Democrats Risk Losing Obama's Old Senate Seat Illinois voters head to the polls Feb. 2 to elect Senate nominees in the Republican and Democratic primaries. Democrats in Illinois could be in trouble because of missteps by the party along with a weak and untested Democratic field. Add to that a strong moderate running away with the nomination on the GOP side.
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Democrats Risk Losing Obama's Old Senate Seat

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Democrats Risk Losing Obama's Old Senate Seat

Democrats Risk Losing Obama's Old Senate Seat

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NPR's David Schaper reports from Chicago.

DAVID SCHAPER: Unidentified Man: Tired of being embarrassed by elected officials? Take a look at a real leader. Congressman Mark Kirk has a...


SCHAPER: Polls show that Illinois Republican voters will likely nominate moderate, five-term Congressman Mark Kirk in next Tuesday's primary. He is considered by many to be the most electable Illinois Republican in some time, as every statewide office is now held by Democrats. And that's turned the Democratic primary race for the Senate seat into a battle of who stacks up best against Mark Kirk.

CHERYLE JACKSON: I am the best Democratic candidate to beat Mark Kirk because I'm strongest on the issues that Mark Kirk is weakest on.

SCHAPER: Frontrunner Alexi Giannoulias, the 33-year-old state treasurer who is a basketball-playing friend of the president's, agrees that voters are angry.

ALEXI GIANNOULIAS: And they're angry with insider politics. And I think for the past 10 years, Mark Kirk has been a part of that culture. He's taken money from insurance companies, from Wall Street banks, from large corporations, and he's voted their way time and time again.

SCHAPER: But as Giannoulias criticizes Kirk, he is on the defensive over a state college savings program that lost millions and his family's bank ties to Tony Rezko, the Blagojevich fundraiser convicted on corruption charges.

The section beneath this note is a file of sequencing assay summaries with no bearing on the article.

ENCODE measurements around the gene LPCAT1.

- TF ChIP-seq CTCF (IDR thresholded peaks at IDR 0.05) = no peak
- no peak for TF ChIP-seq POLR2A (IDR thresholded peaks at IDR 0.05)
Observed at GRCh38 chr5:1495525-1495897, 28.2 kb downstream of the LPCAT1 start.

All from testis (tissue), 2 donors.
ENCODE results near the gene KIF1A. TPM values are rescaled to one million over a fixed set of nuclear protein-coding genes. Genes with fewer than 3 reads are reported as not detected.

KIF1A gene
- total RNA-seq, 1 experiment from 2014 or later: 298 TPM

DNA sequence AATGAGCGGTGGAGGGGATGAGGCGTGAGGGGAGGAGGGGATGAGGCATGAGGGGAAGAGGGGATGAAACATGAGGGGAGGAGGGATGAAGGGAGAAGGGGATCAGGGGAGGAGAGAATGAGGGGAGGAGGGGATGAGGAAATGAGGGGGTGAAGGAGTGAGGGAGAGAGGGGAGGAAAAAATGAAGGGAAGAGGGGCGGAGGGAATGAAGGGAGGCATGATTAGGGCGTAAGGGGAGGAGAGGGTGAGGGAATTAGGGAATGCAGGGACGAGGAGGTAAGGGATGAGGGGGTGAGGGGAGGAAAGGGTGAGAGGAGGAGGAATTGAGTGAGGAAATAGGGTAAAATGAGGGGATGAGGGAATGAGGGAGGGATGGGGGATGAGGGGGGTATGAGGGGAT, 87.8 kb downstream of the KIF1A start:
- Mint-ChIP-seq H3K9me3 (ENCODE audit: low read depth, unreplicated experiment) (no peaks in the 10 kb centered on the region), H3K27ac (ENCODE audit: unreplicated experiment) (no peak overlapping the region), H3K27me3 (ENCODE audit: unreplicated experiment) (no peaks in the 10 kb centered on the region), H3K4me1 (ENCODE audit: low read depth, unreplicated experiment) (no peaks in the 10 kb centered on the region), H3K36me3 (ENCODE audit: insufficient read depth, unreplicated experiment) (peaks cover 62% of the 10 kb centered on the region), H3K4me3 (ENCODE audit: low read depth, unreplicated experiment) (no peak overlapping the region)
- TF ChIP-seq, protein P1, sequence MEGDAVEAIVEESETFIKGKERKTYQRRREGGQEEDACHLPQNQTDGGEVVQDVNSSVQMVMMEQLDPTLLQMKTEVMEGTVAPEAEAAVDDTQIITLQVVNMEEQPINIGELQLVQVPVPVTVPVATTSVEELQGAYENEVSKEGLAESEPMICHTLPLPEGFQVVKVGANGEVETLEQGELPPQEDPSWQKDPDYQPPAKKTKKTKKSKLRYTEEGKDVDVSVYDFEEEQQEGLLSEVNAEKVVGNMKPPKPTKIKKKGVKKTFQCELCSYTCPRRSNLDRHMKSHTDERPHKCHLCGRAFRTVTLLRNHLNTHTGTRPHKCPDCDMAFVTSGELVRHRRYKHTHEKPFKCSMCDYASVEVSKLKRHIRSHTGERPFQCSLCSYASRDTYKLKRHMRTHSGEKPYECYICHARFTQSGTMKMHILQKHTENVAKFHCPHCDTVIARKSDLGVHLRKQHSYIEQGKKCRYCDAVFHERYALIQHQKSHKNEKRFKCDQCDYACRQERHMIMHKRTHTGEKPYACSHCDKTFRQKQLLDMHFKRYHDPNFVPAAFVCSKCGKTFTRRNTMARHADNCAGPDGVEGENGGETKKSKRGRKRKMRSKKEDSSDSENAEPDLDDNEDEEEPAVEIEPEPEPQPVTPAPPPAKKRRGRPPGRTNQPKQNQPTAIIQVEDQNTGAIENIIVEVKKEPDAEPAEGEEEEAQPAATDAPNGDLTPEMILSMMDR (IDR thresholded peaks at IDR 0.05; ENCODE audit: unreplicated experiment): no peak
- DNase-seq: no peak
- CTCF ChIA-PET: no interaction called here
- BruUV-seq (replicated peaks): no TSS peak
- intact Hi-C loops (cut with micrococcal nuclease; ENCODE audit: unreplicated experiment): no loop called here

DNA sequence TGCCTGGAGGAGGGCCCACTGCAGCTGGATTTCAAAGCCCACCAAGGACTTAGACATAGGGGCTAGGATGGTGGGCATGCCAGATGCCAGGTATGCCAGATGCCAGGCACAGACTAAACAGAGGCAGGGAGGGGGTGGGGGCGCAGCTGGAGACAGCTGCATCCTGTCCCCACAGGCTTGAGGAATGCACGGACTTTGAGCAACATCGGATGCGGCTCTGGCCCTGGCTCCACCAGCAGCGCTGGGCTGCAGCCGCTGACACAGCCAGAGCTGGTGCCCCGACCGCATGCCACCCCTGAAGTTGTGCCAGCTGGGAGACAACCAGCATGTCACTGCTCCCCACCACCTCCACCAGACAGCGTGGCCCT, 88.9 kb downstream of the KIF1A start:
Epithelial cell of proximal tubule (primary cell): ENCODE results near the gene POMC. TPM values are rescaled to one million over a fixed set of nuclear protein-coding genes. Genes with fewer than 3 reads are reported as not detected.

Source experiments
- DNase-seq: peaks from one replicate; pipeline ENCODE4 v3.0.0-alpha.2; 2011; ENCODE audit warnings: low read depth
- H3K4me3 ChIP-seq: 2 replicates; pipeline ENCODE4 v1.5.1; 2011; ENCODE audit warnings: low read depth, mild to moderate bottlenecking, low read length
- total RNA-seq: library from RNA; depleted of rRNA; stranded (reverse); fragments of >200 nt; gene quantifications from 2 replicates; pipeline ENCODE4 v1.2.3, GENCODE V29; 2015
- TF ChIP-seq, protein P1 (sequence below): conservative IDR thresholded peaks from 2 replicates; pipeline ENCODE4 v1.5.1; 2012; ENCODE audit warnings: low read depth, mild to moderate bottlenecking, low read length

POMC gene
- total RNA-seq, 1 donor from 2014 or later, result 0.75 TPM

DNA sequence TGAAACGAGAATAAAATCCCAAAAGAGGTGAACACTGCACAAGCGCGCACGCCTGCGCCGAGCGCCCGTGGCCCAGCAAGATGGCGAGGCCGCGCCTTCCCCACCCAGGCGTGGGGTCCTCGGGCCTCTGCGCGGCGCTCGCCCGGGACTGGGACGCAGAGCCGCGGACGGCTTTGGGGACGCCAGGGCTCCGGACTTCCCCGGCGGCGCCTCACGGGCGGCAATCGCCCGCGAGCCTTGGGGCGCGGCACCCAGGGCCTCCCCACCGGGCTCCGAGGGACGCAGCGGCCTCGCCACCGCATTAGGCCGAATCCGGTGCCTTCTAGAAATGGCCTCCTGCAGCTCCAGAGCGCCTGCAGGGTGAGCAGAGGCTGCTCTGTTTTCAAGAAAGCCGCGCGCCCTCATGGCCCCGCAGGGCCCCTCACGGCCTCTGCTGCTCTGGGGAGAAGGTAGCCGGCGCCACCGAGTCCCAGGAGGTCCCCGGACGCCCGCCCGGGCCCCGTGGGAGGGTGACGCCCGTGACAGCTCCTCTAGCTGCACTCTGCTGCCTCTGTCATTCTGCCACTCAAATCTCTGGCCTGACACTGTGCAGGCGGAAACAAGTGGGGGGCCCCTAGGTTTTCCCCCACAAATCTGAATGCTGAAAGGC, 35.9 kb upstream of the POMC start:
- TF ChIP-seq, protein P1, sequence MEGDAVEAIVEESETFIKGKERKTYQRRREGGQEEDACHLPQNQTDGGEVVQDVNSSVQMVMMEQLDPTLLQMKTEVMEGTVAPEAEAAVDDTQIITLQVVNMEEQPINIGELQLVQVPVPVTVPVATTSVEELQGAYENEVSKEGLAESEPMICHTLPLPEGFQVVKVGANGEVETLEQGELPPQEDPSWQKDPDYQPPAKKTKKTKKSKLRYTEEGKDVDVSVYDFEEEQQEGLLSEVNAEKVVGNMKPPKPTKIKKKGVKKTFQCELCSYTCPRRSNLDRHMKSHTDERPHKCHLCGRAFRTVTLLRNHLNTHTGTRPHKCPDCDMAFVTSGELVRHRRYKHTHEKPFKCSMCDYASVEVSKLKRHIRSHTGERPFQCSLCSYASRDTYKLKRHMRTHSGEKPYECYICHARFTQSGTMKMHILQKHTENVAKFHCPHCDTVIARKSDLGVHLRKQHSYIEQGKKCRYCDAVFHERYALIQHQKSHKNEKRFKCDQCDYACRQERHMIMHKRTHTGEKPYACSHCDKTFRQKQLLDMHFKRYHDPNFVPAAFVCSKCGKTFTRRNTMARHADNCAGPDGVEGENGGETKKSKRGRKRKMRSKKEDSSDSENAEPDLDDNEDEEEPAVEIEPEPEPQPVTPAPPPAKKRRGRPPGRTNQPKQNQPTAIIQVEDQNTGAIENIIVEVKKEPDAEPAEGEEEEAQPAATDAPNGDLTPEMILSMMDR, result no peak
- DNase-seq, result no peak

DAVID HOFFMAN: Here's the question on people's minds: Who can we trust?

SCHAPER: First-time candidate David Hoffman emphasizes he is scandal-free. The former federal prosecutor and independent inspector general at Chicago's City Hall says that's critically important for the nominee if the Democrats are to having any chance of keeping the seat.

HOFFMAN: We are worse off in Massachusetts because of the very corruption scandals that have racked the Democratic Party here, and we absolutely need a nominee who is going to take the corruption issue off the table, not allow Blagojevich or Rezko or any of these other characters to come in, and I am the only nominee who does that.

SCHAPER: Hoffman has earned the endorsements of just about every newspaper in the state, and though he's been gaining a lot of ground in recent weeks, polls still put both Hoffman and Jackson well behind Giannoulias.

MICHAEL MEZEY: The Democratic field is, to say the least, unimpressive.

SCHAPER: DePaul University political science Professor Michael Mezey says no matter who wins the Democrat primary next week, Republican Kirk will be tough to beat.

MEZEY: I don't think it's a lock, by any means. I think it'll be a competitive race, but I would have this high up on the list of seats that might well flip in 2010.

SCHAPER: David Schaper, NPR News, Chicago.



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